Collective agreement negotiations
What does an overtime ban mean? – Instructions can be found here
PAM announces overtime ban in facilities services sector – overtime ban starts on 1 February at 4 p.m. and is in place until further notice.
Today the Executive Board of Service Union United PAM decided to announce an overtime ban for workers in the facilities services sector. An overtime ban is legitimate industrial action. The collective agreement period in the facilities services sector ended yesterday. The sector is in a state of non-agreement, so that industrial action is legitimate.
Earlier today PAM announced that the employers’ proposals would weaken the collective agreement in the sector. These adverse proposals and the slow progress of the collective agreement negotiations have led to widespread dismay among workers in the facilities services sector.
PAM is trying to negotiate a collective agreement for workers in the facilities services sector. The collective agreement negotiations between PAM and the employers’ federation Real Estate Employers have not advanced. The overtime ban is meant to further PAM’s objectives in the collective agreement negotiations.
What does an overtime ban mean?
During an overtime ban workers do not work overtime. During an overtime ban workers do not accept overtime proposals made by employers.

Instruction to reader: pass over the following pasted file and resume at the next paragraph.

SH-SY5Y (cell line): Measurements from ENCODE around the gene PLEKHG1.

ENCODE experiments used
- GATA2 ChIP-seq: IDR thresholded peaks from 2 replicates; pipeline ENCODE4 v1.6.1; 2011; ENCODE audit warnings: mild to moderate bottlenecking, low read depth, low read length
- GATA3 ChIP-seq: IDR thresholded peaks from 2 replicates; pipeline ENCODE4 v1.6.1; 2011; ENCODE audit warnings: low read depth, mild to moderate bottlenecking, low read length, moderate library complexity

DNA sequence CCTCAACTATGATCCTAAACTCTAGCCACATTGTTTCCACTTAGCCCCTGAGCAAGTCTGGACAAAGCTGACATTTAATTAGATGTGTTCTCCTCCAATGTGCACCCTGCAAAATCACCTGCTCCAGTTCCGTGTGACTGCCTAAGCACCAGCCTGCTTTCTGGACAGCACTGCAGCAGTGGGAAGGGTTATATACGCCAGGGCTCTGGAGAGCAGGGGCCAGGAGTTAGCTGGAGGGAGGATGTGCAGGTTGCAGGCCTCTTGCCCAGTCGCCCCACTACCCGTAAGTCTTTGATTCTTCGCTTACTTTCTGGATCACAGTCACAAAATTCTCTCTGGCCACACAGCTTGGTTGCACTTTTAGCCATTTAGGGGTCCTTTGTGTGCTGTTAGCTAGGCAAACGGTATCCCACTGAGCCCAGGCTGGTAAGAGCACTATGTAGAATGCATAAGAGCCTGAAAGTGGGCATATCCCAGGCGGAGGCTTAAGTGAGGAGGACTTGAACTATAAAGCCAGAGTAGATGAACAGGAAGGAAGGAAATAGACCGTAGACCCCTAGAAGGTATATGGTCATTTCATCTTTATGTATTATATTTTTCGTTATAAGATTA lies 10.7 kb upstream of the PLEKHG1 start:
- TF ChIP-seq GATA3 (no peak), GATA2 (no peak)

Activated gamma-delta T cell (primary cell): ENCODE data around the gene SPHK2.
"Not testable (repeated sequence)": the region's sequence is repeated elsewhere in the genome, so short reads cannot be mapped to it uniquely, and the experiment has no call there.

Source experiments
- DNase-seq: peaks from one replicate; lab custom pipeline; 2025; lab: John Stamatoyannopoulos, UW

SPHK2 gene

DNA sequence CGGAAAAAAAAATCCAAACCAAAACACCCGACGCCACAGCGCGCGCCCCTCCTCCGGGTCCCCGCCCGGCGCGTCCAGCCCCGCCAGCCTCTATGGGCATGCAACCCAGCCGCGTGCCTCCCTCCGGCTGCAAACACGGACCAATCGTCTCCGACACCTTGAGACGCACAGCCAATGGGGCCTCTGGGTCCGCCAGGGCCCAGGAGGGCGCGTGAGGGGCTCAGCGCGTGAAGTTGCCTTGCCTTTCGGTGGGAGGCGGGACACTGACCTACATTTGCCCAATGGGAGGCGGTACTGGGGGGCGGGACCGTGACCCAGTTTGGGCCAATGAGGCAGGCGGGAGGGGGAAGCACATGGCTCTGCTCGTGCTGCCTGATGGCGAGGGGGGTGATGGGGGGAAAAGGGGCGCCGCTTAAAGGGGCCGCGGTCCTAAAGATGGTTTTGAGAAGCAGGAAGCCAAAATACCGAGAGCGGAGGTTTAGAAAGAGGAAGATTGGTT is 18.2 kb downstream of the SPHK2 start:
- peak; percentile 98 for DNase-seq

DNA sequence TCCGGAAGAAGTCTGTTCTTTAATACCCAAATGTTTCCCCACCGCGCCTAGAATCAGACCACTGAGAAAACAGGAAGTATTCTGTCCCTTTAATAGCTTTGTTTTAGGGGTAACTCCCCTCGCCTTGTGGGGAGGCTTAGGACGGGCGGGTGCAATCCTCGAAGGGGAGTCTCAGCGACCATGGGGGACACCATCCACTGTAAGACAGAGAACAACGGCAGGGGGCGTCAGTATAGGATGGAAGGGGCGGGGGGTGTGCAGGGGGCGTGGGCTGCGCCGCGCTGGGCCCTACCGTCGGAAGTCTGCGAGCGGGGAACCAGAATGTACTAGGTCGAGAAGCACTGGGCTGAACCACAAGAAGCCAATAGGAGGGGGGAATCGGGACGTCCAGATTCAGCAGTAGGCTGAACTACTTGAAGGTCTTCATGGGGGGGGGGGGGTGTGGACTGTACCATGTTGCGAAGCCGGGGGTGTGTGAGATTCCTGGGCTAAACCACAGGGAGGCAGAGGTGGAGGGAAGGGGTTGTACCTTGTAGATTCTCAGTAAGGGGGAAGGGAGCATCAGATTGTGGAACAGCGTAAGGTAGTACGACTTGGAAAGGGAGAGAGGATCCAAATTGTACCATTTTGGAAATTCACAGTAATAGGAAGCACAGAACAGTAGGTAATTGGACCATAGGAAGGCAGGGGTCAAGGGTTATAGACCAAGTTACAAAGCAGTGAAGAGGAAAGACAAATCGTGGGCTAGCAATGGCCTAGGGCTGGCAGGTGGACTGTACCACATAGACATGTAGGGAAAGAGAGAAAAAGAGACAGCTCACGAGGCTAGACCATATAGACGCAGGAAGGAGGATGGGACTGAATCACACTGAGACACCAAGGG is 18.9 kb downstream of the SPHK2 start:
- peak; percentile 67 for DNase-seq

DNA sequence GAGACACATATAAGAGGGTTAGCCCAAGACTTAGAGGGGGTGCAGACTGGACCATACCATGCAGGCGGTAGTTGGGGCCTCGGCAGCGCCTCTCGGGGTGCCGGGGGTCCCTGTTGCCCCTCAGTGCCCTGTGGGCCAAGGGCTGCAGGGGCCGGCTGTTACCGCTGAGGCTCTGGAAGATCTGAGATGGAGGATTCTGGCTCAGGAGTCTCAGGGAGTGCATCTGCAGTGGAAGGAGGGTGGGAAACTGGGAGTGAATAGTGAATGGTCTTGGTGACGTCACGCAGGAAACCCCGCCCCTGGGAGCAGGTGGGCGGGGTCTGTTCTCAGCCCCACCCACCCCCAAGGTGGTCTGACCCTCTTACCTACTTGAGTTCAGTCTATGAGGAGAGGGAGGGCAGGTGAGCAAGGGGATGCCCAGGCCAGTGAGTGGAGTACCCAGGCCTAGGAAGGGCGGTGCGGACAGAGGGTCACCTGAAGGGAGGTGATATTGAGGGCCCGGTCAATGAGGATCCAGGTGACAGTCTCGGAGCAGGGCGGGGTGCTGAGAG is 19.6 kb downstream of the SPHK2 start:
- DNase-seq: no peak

Overtime is banned for all workers in the facilities services sector. During the overtime ban, external labour, or e.g. ad hoc use of agency workers or enlisting of workers are not acceptable.
During the overtime ban workers in the facilities services sector will refuse to work overtime if asked by employers to stay on.
Do not agree to overtime; it is voluntary anyway
Employers are not entitled to pressurise you to work overtime. Employees cannot be required to work overtime or be instructed to change their working time rota. Working overtime is always voluntary and requires the employee’s consent.
Why has an overtime ban been announced?
The Executive Board of Service Union United PAM announced an overtime ban starting at 4 p.m. on 1 February. The purpose of the overtime ban is to further PAM’s negotiating objectives and to enter into genuine negotiations with the employers. An overtime ban is legitimate industrial action.
What is overtime?
Overtime is work done after an 8-hour day or a 40-hour week. Employers also cannot instruct employees to work overtime above the 37.5 hours in the collective agreement up to 40 hours. If a compensatory system is used, employers cannot change previously agreed working time in the shift rota.
On-call duty during overtime ban
The overtime ban does not affect previously agreed on-call duty. During on-call duty, only work that cannot be postponed without risk to regular working time is to be done.
Overtime ban and emergency work
The overtime ban does not affect emergency work (Working Hours Act, Section 21). Emergency work can only be assigned under the extraordinary circumstances set out in the Working Hours Act. Employers must give a written statement of the reason for emergency work to the labour protection authorities. In practice emergency work means e.g. work that prevents life-threatening incidents from occurring.
When will the overtime ban end?
A separate announcement will be made when the overtime ban ends.
Further information and aid
Please contact the shop steward at your work place or PAMs closest regional office in case you have questions in regard of the overtime ban. Further information is also given by PAM's employment advice, tel. 030 100 620 weekdays from 9 am to 4 pm.